Will and Anthony Nunziata

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Will and Anthony Nunziata

Feinstein’s at the Nikko, San Francisco, CA, September 24, 2015

Reviewed by Steve Murray for Cabaret Scenes

Will and Anthony Nunziata Photo: Joseph Marzulllo

You can count the number of singing duos on one hand these days. The Nunziata brothers continue the tradition, blending their similar tenors into pleasant harmonies and allowing each other solo opportunities that offer a chance to define each performer’s style.

Two Jule Styne/Adolph Green/Betty Comden standards, “Just in Time” (performed as a round) and “Make Someone Happy” introduce the pair’s vocal abilities and the tone of the show.

The boys were exposed to the Great American Songbook early on and make this the focus of their show. A mashup of The Righteous Brothers’ hit “Unchained Melody” with Adele’s “Someone Like You” illustrates the team’s medley arrangement style: Will solo, Anthony solo, duo harmony, interspersing the two songs, rousing finishes. It’s repeated on a Broadway medley (“Lullaby of Broadway”/”Brotherhood of Man”), Rodgers and Hammerstein’s “This Nearly Was Mine”/”Some Enchanted Evening,” and Anthony Newley and Leslie Bricusse’s “Who Can I Turn To (When Nobody Needs Me)”/”What Kind of Fool Am I.”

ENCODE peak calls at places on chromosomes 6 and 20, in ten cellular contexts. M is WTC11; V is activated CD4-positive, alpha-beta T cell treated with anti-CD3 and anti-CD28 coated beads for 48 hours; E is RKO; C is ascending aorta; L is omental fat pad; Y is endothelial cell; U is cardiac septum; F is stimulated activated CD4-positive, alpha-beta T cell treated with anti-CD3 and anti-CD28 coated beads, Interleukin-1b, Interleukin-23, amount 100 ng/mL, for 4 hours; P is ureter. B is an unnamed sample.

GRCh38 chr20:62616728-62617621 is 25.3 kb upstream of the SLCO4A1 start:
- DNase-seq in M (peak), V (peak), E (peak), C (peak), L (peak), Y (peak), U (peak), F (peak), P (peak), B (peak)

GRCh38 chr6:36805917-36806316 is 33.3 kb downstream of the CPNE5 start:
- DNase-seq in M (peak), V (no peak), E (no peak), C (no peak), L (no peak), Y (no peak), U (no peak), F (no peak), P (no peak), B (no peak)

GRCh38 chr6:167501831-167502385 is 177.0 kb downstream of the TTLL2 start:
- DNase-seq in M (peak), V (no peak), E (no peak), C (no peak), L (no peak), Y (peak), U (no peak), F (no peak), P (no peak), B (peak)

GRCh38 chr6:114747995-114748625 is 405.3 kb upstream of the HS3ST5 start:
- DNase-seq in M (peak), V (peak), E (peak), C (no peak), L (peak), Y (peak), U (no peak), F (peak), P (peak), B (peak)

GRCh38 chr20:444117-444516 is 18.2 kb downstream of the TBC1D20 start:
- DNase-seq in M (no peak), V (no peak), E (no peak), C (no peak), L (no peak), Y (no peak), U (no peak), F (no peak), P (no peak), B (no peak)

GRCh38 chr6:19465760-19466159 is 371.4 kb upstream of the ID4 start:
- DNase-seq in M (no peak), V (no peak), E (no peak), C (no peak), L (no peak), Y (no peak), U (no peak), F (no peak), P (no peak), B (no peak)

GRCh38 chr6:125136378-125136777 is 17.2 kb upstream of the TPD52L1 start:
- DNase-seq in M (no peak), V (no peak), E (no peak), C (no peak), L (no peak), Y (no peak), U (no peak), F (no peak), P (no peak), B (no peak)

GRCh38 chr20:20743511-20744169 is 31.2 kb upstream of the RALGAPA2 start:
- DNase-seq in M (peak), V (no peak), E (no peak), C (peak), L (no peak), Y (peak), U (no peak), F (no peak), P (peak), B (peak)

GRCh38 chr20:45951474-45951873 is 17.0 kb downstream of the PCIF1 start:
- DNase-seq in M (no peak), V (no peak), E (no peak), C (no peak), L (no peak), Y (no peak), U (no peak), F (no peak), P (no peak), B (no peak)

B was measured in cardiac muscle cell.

Two nice solos, Will’s “Being Alive” (Sondheim) and Anthony’s classic Neapolitan tune, “O Sole Mio” (Giovanni Capurro/Eduardo di Capua), were heartfelt and honest. The Nunziata brothers are immersed in the golden age of show tunes and it dates them beyond their physical and chronological age. Were it not for the addition of Adele’s contemporary hit, the newest song they performed, “The Prayer,” was written in 1998.

Yes, the boys started out on cruise ships singing these tried and true standards and it’s very comfy, but I’d love to see them go out of their comfort zone, stretch themselves and explore new possibilities.

Steve Murray

Always interested in the arts, Steve was encouraged to begin producing and, in 1998, staged four, one-man vehicles starring San Francisco's most gifted performers. In 1999, he began the Viva Variety series, a live stage show with a threefold mission to highlight, support, and encourage gay and gay-friendly art in all the performance forms, to entertain and document the shows, and to contribute to the community by donating proceeds to local non-profits. The shows utilized the old variety show style popularized by his childhood idol Ed Sullivan. He’s produced over 150 successful shows, including parodies of Bette Davis’s gothic melodramedy Hush, Hush Sweet Charlotte and Joan Crawford’s very awful Trog. He joined Cabaret Scenes 2007 and enjoys the writing and relationships he’s built with very talented performers.